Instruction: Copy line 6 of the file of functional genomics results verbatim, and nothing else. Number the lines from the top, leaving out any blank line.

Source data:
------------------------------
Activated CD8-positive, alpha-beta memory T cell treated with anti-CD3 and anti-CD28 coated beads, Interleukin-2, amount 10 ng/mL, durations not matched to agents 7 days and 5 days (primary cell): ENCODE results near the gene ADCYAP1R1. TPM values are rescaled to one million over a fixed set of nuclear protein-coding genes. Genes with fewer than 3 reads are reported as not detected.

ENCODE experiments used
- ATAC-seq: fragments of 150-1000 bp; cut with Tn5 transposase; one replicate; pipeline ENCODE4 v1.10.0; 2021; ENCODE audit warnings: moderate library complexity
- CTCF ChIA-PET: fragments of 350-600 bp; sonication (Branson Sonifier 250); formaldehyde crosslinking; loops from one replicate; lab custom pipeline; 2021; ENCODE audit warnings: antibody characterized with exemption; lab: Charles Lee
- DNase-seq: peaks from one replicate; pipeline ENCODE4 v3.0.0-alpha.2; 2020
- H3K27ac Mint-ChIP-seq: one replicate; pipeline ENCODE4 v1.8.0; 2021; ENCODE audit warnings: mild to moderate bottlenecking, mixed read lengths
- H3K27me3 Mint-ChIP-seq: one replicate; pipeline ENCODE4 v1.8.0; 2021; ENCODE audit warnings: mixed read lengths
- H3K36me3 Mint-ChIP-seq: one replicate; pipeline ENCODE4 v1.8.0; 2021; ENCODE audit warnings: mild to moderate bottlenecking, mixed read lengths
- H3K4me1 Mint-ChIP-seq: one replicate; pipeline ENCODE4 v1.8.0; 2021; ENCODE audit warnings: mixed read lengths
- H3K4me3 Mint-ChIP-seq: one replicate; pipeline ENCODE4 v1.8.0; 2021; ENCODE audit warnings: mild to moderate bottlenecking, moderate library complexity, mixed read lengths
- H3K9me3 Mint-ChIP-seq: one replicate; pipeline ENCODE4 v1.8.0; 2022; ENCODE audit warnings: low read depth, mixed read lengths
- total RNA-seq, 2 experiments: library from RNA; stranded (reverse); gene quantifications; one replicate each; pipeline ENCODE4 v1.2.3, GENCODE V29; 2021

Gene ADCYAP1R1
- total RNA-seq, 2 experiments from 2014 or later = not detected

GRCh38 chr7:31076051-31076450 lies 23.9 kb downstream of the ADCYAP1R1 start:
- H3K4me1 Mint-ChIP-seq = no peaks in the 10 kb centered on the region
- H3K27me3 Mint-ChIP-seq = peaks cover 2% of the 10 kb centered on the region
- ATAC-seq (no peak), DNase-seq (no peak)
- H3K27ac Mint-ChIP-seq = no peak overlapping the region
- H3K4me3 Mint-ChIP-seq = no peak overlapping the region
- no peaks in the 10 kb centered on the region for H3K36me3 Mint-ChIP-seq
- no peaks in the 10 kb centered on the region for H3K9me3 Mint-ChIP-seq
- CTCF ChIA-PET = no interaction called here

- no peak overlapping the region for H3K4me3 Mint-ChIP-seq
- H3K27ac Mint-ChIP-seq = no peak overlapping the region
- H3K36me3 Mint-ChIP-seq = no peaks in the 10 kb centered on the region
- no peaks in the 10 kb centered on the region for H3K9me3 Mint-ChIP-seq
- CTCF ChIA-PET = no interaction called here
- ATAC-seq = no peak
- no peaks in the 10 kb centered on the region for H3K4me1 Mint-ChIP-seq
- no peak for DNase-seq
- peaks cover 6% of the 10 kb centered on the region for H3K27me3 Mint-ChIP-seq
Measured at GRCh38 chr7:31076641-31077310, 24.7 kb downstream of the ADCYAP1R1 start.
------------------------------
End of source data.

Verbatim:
- H3K27ac Mint-ChIP-seq: one replicate; pipeline ENCODE4 v1.8.0; 2021; ENCODE audit warnings: mild to moderate bottlenecking, mixed read lengths